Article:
Be aware that robot path accuracy is never as good as specs indicate for target repeatability . . . i.e. plan for plenty of clearance with a chuck rather than using a collet.

    Lots of ways to skin this cat . . . first question is are you planning on having a separate PLC to interact with the robot and read / write parametric data to the robot that is used in the robot program OR are you planning on managing all programming within the robot itself? Given the age of the controller - I am not sure what kind of programming tools might still be available for it for simulating (i.e. RoboGuide).

    Also, you are obviously buying used - what options come with the robot (network interface? Ethernet/IP / ProfiNet / Modbus/TCP) . . . knowing this will help target what kind of PLC interface you might be able to leverage.

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    AD Design and Motion Guru, thank you for the responses.

    I don't know much about the control other than it does have ethernet as a means of connection. Fanuc tech support says he believes it does have Profinet but his notes indicate it could be the older profibus. Honestly I don't know the difference in terms of functionality. The robot will arrive next week so I'll probably have to wait until then to open the case and find out. Roboguide is available and will be supported according to Fanuc.

    My initial thought was to avoid a separate PLC if possible for no other reason than from a novice's perspective it seems simpler... Fanuc recommends Allen Bradley if a PLC is used.

    As far as accuracy goes, that is something I have not considered but will now. I really overlooked the accuracy as I figured that loading a part into a hydraulic chuck wouldn't require pin point accuracy... but certainly I will have to think about this a bit more.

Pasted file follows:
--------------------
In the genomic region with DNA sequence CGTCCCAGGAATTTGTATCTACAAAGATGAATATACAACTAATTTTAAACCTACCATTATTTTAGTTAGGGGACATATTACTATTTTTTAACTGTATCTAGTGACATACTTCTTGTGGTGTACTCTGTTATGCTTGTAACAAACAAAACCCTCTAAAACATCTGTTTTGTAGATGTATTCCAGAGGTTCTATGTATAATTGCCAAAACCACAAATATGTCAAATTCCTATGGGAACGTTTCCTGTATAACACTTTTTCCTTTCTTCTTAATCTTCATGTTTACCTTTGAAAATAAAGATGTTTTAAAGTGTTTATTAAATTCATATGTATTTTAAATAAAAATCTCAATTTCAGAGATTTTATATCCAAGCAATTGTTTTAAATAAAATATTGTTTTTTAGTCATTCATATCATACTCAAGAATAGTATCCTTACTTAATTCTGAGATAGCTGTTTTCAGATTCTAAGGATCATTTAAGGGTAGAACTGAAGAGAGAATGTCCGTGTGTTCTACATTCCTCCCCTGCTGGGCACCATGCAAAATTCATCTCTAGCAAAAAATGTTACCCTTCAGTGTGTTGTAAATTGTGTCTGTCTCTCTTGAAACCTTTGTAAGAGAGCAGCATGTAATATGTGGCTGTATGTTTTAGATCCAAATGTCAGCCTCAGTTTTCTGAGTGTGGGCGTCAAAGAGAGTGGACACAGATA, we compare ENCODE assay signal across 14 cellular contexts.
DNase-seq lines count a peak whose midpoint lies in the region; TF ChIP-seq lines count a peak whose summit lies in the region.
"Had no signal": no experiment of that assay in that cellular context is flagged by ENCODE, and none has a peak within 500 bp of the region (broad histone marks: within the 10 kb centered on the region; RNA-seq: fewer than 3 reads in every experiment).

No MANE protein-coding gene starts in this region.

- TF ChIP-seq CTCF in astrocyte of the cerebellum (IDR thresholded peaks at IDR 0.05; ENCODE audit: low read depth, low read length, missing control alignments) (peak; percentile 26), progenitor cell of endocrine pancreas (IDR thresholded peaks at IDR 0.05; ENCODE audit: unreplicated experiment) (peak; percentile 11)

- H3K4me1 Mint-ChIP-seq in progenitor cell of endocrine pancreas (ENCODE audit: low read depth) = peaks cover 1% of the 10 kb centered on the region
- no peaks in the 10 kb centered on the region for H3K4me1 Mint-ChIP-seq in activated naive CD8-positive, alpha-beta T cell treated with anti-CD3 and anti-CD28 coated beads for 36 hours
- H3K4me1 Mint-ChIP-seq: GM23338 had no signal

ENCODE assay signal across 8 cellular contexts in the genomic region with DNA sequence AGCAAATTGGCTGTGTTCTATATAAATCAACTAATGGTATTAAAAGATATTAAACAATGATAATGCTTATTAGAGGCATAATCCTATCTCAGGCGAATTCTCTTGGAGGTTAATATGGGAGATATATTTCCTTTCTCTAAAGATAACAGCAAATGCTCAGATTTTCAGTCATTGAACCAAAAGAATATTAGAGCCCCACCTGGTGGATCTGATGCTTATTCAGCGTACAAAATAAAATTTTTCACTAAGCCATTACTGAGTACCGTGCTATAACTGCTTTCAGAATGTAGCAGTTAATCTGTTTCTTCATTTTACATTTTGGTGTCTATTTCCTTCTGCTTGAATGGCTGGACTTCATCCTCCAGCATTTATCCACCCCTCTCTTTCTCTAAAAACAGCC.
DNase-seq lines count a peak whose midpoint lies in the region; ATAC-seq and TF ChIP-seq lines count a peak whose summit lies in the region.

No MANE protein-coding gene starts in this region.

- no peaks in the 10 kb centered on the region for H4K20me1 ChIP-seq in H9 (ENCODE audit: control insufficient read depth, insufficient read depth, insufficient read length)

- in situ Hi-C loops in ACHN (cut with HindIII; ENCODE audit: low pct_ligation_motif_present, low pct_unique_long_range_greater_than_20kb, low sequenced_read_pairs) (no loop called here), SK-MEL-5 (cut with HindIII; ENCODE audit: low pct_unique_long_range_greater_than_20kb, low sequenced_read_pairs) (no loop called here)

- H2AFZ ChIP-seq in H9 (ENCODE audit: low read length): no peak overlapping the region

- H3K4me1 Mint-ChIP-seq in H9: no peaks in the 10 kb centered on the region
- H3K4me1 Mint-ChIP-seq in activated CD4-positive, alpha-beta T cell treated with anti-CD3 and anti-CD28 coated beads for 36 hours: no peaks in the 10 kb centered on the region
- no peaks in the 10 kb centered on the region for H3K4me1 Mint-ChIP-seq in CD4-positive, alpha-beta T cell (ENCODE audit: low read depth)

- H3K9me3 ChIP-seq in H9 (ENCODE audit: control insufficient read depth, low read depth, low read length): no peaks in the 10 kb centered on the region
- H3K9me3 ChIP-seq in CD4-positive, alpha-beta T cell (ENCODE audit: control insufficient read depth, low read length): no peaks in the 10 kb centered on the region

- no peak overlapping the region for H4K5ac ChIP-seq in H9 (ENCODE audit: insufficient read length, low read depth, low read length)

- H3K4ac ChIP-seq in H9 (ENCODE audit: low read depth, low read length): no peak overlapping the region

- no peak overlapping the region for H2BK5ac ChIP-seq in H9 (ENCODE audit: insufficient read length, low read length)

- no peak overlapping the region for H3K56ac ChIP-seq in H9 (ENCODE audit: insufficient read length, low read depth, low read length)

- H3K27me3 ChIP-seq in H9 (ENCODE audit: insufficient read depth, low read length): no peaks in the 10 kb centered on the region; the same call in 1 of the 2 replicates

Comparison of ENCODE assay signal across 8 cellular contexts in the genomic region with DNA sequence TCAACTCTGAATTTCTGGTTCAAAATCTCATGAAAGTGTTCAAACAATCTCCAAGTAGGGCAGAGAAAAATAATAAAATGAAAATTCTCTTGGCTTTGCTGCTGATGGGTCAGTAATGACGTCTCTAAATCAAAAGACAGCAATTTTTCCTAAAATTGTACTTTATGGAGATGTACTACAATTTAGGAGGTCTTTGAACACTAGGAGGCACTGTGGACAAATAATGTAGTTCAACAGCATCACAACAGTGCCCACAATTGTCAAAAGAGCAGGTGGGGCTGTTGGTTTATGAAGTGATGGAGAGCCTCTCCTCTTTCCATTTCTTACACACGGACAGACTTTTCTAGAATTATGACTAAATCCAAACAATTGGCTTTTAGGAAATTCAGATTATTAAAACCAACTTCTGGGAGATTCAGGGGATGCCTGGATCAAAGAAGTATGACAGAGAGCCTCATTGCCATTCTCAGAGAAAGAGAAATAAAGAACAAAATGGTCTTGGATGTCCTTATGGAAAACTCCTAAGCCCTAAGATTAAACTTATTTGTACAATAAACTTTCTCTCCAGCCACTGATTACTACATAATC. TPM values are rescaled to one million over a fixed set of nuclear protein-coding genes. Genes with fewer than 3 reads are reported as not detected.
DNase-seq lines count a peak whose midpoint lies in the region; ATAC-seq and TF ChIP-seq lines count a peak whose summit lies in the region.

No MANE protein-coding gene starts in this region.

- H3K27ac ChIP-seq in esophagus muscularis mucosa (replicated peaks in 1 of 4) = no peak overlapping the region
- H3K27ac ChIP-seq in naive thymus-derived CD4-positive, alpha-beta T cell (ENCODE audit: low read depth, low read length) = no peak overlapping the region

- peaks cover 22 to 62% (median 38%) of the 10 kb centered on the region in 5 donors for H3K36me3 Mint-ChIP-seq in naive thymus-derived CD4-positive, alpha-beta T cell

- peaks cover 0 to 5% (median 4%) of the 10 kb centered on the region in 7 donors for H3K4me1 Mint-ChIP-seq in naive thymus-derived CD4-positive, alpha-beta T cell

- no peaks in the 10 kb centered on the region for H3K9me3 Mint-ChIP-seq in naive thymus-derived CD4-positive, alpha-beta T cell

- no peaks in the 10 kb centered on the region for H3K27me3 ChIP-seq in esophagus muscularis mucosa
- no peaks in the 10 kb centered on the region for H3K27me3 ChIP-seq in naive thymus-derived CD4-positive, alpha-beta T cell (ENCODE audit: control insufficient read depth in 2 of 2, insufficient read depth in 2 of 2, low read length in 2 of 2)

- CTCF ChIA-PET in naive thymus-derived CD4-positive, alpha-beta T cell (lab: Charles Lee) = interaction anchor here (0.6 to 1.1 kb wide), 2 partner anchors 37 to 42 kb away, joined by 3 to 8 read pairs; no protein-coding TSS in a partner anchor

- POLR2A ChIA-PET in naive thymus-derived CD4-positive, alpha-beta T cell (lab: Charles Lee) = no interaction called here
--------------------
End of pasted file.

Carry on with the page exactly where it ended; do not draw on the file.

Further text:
I have not reached out to any of the sensor mfgs yet. This is on my short list.

    Thanks again for the responses.

    Garrett

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    If all you need is Z part offset this can be done with LVDT, electronic indicator, touch probe, or even a limit switch if you have much to play with in length.
    You may find just picking the part to be a problem, note in the video a known "nest" or pallet.
    Also grippers wear so you need room for "cocking" of the part or compliant grippers when trying to stick a pin in a hole.
    If not real close while the hyd chuck will center it abuses the robot and it's hand so over time......

    It all looks and seems so easy.
    Different pallets or racks for different length parts being made or is the variation one part number being made and saw cut length variation?
    You don't say if you are making one part or a family of parts.
    As an example a robot tended machine making axle shafts has to deal with lengths from 8 inches to 28 inches and all sorts of diameters. That complicates things a lot.